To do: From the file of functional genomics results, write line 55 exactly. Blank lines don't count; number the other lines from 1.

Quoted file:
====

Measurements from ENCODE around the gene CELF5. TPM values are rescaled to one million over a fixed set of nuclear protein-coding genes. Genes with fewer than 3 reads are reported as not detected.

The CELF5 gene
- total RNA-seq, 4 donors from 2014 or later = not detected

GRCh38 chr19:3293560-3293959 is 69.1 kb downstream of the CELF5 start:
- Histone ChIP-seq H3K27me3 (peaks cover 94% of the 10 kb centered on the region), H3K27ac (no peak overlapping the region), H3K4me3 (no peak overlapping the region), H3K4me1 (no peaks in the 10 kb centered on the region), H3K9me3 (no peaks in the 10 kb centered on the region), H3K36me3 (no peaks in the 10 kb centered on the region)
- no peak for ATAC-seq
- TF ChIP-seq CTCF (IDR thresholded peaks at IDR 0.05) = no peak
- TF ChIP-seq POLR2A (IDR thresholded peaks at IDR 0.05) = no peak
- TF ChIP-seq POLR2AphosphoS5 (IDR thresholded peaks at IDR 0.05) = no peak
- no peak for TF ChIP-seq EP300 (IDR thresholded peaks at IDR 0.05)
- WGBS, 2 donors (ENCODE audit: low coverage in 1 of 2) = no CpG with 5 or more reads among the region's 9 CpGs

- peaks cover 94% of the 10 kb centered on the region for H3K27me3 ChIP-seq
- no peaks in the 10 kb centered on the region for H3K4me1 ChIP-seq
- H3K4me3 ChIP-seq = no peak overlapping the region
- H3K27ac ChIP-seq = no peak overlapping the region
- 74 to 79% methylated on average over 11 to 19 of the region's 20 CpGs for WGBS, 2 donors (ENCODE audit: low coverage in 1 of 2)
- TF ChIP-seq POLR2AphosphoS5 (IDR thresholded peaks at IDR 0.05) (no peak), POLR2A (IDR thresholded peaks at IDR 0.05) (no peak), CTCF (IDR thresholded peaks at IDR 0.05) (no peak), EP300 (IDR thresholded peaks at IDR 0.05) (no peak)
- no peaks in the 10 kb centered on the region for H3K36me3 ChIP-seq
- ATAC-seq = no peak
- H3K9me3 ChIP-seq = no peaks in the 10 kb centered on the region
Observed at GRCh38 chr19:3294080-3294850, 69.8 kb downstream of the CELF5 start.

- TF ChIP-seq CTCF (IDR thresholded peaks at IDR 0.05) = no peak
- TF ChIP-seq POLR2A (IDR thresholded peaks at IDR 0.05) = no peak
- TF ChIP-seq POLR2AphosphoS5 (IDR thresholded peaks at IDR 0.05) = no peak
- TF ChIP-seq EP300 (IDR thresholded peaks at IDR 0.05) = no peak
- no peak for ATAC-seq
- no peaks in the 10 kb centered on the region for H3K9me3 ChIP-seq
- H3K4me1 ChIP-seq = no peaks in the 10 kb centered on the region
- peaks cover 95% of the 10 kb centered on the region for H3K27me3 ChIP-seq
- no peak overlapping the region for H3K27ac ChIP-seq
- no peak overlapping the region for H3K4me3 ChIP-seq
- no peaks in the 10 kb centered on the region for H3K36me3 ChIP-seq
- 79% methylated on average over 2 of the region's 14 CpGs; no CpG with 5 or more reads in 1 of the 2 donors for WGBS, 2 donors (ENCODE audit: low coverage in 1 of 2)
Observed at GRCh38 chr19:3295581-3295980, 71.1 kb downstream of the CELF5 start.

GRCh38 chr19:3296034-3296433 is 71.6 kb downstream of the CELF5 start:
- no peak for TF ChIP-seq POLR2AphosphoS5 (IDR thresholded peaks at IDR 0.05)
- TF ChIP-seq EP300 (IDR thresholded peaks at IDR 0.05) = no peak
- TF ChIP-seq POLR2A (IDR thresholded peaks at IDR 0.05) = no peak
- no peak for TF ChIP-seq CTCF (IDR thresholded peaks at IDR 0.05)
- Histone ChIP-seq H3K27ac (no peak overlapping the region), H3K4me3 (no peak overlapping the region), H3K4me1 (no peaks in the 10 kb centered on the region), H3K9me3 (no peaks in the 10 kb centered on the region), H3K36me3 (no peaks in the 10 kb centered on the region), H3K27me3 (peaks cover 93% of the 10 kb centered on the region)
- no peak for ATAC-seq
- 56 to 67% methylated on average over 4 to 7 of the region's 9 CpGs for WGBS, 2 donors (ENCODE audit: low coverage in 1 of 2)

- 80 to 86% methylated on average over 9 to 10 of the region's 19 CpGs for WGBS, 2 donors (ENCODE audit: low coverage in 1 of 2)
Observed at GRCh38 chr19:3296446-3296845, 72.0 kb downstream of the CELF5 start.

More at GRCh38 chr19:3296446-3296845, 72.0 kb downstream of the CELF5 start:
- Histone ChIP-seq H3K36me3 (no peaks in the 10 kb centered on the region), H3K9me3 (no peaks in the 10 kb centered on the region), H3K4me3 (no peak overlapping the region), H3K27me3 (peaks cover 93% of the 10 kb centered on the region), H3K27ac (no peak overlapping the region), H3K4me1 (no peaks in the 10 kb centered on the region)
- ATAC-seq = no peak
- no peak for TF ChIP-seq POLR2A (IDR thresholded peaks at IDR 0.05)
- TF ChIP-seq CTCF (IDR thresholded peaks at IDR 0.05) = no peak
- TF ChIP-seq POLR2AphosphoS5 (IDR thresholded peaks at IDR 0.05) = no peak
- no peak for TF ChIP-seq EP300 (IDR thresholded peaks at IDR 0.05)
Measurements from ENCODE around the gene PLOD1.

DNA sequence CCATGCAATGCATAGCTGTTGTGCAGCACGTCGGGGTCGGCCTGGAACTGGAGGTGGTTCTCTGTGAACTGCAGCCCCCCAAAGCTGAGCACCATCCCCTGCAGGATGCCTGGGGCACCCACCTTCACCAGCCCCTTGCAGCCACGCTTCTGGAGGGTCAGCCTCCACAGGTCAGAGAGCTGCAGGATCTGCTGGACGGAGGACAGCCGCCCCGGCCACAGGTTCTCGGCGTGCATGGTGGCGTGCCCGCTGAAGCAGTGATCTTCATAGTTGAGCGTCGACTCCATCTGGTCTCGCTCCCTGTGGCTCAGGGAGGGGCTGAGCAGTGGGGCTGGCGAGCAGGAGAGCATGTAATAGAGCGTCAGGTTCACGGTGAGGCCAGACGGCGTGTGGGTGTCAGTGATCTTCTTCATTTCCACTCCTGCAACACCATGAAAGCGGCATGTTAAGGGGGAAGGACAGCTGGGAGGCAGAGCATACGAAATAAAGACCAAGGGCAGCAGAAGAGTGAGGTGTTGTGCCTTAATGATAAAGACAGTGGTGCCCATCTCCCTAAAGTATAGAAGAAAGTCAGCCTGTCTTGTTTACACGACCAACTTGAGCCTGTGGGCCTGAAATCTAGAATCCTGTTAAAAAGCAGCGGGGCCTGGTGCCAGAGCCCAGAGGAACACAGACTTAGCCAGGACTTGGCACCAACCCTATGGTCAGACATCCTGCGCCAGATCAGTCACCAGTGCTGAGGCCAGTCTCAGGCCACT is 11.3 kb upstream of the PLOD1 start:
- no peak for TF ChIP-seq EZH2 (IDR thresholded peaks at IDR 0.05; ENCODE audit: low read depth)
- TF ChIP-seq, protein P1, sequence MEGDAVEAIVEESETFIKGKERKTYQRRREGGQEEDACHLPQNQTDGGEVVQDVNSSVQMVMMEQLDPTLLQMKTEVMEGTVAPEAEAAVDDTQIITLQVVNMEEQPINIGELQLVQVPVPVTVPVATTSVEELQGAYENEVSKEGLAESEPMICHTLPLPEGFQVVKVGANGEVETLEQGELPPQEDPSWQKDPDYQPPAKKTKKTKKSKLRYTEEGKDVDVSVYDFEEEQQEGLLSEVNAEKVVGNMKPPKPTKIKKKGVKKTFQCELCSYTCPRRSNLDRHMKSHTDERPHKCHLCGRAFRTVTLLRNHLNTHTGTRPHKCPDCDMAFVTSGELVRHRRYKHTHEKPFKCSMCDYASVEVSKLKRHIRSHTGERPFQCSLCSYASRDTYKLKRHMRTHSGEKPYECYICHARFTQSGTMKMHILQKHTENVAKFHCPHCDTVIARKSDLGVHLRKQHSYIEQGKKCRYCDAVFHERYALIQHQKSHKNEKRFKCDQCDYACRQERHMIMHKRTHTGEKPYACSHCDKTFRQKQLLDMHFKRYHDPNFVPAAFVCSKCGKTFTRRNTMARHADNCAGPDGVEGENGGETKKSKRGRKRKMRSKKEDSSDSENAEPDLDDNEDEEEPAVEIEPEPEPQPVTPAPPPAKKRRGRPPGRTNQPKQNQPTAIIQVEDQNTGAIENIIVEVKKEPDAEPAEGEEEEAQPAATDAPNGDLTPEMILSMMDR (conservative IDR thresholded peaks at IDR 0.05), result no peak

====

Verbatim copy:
- TF ChIP-seq, protein P1, sequence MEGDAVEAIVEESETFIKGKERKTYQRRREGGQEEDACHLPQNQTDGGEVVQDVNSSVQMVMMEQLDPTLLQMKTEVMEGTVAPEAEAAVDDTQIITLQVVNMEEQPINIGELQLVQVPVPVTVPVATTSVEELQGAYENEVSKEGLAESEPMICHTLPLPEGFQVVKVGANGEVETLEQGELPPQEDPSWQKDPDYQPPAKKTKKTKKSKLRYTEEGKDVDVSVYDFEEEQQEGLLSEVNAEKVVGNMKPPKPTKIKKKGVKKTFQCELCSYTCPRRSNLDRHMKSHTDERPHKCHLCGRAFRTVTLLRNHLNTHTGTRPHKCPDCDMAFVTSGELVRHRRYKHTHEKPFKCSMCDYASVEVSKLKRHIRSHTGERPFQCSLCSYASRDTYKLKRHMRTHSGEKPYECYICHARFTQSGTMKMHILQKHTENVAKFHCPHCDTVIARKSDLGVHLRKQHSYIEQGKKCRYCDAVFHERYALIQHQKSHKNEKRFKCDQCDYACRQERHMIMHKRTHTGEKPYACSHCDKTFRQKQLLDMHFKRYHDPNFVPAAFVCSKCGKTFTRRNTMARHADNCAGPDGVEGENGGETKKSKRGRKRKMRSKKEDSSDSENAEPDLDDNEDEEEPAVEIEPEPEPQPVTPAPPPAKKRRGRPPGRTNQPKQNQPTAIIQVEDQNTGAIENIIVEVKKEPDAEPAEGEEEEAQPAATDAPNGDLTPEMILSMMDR (conservative IDR thresholded peaks at IDR 0.05), result no peak